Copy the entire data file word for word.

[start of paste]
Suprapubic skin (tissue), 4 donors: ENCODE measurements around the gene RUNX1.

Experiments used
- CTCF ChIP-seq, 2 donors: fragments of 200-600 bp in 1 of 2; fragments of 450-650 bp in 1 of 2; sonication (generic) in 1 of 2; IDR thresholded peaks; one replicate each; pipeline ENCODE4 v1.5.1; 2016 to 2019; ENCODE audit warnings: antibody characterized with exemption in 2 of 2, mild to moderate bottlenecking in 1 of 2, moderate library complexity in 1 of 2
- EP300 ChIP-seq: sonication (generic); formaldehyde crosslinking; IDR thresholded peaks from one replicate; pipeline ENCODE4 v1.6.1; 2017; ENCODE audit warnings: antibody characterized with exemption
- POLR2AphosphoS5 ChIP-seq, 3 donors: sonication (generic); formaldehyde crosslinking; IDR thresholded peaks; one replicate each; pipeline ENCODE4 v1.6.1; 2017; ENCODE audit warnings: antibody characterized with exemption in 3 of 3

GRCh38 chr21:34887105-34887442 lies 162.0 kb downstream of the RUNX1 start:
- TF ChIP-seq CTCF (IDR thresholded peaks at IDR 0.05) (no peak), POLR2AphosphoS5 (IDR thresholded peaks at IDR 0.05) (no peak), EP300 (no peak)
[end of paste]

Suprapubic skin (tissue), 4 donors: ENCODE measurements around the gene RUNX1.

Experiments used
- CTCF ChIP-seq, 2 donors: fragments of 200-600 bp in 1 of 2; fragments of 450-650 bp in 1 of 2; sonication (generic) in 1 of 2; IDR thresholded peaks; one replicate each; pipeline ENCODE4 v1.5.1; 2016 to 2019; ENCODE audit warnings: antibody characterized with exemption in 2 of 2, mild to moderate bottlenecking in 1 of 2, moderate library complexity in 1 of 2
- EP300 ChIP-seq: sonication (generic); formaldehyde crosslinking; IDR thresholded peaks from one replicate; pipeline ENCODE4 v1.6.1; 2017; ENCODE audit warnings: antibody characterized with exemption
- POLR2AphosphoS5 ChIP-seq, 3 donors: sonication (generic); formaldehyde crosslinking; IDR thresholded peaks; one replicate each; pipeline ENCODE4 v1.6.1; 2017; ENCODE audit warnings: antibody characterized with exemption in 3 of 3

GRCh38 chr21:34887105-34887442 lies 162.0 kb downstream of the RUNX1 start:
- TF ChIP-seq CTCF (IDR thresholded peaks at IDR 0.05) (no peak), POLR2AphosphoS5 (IDR thresholded peaks at IDR 0.05) (no peak), EP300 (no peak)